How do you know that your partner is who they appear to be? How do you know they aren't going to change after having kids? Everyone changes to some degree, no one stays the same. However, if you are helping each other to grow in a positive direction, that change can be a good thing. Marriage is the closest friendship you'll ever have. Your spouse knows you better than anyone and if you allow them can be a great source for positive growth in your life. They can show you your weaknesses in a loving way and encourage you to become more and more who you truly want to be.
Don't rush into things, and make sure you're looking at a partner's life as a whole and not just at what they say or how they act. How does he act when someone cuts him off while driving? How does he talk to people who are serving him? What are his goals? Is he willing to work hard for what he wants? Would he use vaguely unethical methods if they were available? How do his friends talk to him when they don't know you're around? All of these things can give you hints as to who someone really is and not just what they say when directly questioned or when he want to impress you.
How do I loosen up around guys? This I can't answer. I was a total spaz around almost every guy I met, until I met my husband. It was the weirdest thing. It was like, suddenly, around him, I felt calm and collected and fabulous.
I will say, don't freak out. If your primary goal for hanging out with guys is, "I have to find a guy so I can get married and have kids!" That's gonna throw off huge wafts of freakish crazy that guys will pick up on. Just focus on, "Is this guy nice? Is he fun and sweet?" You can worry about the rest later.
If I chose never to get married, how hard do you think it would be to raise one or two kids on my own, starting in my late twenties? Hard. Not impossible, but hard.
I know this is a strange thing to ask but I just can't imagine my future without kids in it. If I don't learn how to trust men then how will I ever have a family? Honestly, if distrust of men and a burning passion to have kids is your obsession, then you're putting yourself on a downhill track. There ARE wonderful, kind, loving, happy, fun, good men out there--but you usually find then when you're not focused on "the hunt". Go on a service trip to help fix up an orphanage, go to the local soup kitchen and volunteer, get involved with a local charity that helps kids, help walk dogs at an animal shelter nearby---good guys are out there doing good things so meet them where they are, not in dodgy bars or at the market. Find a passion and then match your passion to someone else's. That's a firm foundation for a friendship and a marriage!Top Names: Benedict Zeal & Noelle Geneva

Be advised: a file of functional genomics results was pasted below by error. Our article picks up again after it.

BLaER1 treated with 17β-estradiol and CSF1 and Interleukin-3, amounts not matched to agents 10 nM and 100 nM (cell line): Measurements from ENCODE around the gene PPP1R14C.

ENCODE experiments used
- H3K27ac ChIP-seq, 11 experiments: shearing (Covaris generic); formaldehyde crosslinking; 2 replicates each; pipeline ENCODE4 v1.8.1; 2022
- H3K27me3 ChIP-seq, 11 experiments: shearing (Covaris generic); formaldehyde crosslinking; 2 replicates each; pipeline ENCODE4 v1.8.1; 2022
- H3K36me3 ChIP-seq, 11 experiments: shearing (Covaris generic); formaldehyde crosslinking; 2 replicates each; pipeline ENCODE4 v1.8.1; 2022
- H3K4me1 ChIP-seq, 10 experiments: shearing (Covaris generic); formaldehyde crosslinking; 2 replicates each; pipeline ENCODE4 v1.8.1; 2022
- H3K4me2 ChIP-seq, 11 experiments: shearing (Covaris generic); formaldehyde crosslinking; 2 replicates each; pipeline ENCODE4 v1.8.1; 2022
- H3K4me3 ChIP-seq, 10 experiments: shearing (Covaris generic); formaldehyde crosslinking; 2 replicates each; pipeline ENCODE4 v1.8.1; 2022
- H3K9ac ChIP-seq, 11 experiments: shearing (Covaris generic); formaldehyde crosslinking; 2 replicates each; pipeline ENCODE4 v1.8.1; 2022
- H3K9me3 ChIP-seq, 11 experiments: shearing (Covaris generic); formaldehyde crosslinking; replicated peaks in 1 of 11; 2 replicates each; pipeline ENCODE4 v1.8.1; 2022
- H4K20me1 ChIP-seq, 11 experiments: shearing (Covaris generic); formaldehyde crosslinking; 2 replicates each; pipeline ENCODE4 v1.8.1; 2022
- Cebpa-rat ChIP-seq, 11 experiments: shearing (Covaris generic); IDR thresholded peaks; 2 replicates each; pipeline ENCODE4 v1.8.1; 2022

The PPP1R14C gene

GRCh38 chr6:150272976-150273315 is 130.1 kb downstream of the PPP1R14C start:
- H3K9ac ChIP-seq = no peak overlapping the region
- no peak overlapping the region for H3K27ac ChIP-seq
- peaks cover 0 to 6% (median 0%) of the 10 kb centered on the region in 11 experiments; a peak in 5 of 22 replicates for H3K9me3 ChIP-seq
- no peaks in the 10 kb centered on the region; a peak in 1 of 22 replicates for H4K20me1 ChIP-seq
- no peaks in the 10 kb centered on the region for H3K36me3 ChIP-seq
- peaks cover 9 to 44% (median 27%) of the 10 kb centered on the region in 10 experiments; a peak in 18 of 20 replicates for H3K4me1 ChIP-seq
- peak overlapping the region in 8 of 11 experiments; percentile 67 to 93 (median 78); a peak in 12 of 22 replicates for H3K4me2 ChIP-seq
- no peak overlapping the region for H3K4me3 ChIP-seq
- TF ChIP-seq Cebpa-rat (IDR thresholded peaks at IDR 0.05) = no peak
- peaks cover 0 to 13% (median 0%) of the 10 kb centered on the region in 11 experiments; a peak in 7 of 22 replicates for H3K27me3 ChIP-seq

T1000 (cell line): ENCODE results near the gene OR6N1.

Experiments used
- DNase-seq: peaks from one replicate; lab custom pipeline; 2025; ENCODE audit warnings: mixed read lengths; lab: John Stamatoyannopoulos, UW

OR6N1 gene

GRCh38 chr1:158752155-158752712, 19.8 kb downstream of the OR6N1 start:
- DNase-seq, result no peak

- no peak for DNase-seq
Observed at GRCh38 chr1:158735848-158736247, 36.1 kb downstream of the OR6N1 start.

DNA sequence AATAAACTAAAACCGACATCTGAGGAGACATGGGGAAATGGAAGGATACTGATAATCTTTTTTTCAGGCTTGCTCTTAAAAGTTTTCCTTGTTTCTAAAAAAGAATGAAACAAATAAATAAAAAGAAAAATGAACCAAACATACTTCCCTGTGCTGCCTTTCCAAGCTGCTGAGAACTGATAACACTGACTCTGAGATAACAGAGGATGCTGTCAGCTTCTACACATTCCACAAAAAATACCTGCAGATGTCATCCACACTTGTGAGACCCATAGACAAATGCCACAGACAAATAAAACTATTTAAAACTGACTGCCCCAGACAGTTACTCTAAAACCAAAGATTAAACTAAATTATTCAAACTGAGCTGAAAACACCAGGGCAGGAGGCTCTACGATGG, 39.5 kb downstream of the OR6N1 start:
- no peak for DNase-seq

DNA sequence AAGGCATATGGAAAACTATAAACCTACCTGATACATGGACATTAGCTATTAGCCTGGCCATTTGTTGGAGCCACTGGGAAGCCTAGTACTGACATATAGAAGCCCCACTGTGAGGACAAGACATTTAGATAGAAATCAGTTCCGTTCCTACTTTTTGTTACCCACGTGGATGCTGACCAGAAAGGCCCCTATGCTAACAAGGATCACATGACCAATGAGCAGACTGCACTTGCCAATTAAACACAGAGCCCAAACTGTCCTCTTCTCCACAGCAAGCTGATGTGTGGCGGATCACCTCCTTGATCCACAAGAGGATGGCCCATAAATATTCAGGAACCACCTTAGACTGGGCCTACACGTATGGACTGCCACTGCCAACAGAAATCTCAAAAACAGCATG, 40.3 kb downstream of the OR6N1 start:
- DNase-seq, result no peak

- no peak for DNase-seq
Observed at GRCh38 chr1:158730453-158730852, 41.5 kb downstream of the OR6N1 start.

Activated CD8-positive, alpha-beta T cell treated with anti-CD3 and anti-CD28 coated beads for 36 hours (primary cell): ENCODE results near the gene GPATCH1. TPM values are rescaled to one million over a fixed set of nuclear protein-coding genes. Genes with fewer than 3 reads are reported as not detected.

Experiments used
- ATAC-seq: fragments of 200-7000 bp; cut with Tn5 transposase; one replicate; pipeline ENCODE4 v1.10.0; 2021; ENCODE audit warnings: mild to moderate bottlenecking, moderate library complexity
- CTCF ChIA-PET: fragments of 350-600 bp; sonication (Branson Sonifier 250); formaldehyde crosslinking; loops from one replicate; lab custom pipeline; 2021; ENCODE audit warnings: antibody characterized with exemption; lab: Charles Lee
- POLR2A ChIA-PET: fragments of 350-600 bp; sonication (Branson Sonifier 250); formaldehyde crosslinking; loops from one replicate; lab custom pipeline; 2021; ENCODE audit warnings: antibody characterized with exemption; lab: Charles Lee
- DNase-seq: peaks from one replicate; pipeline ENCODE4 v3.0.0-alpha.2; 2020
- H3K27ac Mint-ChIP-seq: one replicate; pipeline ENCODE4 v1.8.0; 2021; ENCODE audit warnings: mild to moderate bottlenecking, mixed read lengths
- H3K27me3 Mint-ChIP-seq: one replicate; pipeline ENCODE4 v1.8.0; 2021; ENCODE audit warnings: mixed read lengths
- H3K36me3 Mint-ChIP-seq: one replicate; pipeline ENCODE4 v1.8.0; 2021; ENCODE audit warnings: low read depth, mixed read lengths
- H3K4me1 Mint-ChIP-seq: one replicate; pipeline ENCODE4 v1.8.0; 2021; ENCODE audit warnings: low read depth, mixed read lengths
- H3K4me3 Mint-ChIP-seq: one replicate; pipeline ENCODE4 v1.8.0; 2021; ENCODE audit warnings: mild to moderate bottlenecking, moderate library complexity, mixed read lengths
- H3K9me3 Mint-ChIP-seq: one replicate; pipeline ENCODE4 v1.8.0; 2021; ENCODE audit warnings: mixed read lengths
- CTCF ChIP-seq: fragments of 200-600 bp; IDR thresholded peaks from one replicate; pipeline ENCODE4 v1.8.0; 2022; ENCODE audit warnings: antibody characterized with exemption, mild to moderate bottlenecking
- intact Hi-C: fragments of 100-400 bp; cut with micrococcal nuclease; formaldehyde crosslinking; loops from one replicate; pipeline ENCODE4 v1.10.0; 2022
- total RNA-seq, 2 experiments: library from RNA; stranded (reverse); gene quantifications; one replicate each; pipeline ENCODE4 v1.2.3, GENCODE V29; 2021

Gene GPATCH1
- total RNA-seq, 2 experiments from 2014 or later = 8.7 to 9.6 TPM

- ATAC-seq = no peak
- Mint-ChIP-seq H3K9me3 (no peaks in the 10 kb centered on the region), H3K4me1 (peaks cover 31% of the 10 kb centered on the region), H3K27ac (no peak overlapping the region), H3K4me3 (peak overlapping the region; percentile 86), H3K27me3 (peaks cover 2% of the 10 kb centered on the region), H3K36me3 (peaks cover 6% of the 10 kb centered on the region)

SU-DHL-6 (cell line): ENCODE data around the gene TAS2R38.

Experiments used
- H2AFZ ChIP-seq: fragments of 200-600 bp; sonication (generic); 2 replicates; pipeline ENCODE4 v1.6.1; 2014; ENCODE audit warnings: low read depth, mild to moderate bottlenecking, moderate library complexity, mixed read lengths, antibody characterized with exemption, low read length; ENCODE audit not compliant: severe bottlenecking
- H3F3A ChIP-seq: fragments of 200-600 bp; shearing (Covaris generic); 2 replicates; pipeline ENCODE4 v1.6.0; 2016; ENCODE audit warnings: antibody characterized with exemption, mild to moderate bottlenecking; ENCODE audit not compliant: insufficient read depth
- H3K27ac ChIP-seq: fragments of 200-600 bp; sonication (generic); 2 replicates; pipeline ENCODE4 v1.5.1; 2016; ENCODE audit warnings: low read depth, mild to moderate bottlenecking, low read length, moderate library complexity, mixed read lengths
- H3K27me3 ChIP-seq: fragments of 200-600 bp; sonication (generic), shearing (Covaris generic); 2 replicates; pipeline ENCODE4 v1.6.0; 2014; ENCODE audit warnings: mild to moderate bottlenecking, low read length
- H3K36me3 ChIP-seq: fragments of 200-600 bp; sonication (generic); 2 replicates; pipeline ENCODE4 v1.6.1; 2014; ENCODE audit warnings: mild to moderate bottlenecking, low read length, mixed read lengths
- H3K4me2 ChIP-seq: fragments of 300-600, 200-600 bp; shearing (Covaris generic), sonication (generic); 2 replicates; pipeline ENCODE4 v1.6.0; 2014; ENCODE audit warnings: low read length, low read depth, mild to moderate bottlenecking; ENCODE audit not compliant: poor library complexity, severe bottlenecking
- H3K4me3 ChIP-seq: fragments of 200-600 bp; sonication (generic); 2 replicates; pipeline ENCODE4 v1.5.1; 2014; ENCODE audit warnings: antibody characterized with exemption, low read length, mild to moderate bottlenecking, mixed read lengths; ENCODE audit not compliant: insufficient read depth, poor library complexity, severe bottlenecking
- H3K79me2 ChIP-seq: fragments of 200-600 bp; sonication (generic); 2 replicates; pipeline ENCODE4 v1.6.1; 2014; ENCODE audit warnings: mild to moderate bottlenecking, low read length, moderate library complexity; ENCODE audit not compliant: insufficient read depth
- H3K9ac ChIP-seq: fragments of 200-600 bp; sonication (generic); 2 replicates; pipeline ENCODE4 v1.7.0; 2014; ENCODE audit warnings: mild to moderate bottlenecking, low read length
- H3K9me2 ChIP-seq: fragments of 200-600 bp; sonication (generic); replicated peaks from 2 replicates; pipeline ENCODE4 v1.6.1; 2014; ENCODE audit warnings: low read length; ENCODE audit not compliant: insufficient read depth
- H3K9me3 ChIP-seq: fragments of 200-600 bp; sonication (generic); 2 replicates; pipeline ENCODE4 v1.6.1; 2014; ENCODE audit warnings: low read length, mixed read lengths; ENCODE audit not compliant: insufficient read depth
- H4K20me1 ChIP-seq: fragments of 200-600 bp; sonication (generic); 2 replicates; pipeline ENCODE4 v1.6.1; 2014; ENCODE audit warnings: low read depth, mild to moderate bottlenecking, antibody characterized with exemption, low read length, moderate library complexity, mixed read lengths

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May 26th, 2013 10:12 AM #19Senior Member
- Join Date
- Aug 2012
I agree with so much advice on here.
My situation is similar except my mom is the one with rage issues; she yells, screams, punches, slaps, andnoften says she wishes I were dead.
My dad is generally calm and level headed with the occasional moment of pure fury. I always received physical punishments. It didn't hurt me so I'm not opposed to them in extreme situations but I would never spank my child while angry. My dad also likes to scream and my mom invariably interrupts or negates punishments which is very confusing. Honestly if one parent disagrees with a punishment they need to discuss it in private and later come to the child as a "united front" and explain why the punishment is being changed.
I had serious trust issues from previous relationships. Try to make a male friend. I lucked out and my male friend wound up being extremely gentle and found ways to work around my trust issues. I'm now engaged to him and our relationship is great.
I would definitely live with someone before marrying them. Like someone said, its hard to hide parts of yourself when you're in constant close contact. I'm forgoing the living together due to circumstance and relying on the fact that I've known him for almost 6 years and have seen him at his best and worst.
You could definitely be a single mom. I know quite a few and they're normally great. You just have to be willing to try to be both mom and dad. But it can and does work.
If you decide to have kids with someone you're in a relationship with make sure they know what parenting style you have and you know there's. Make them as close to one style as you can. OH thinks that physical punishment is always okay. I think it should be used sparingly. So for small children who can't or won't reason a light smack on the rear is okay. For excessive energy that's disruptive a lap around the house or a few push ups is okay. Most 18 year olds don't have a style but we've been babysitting together (ages newborn to 14) for 3 years. We've learned how the other works.If I had a baby right now they'd be: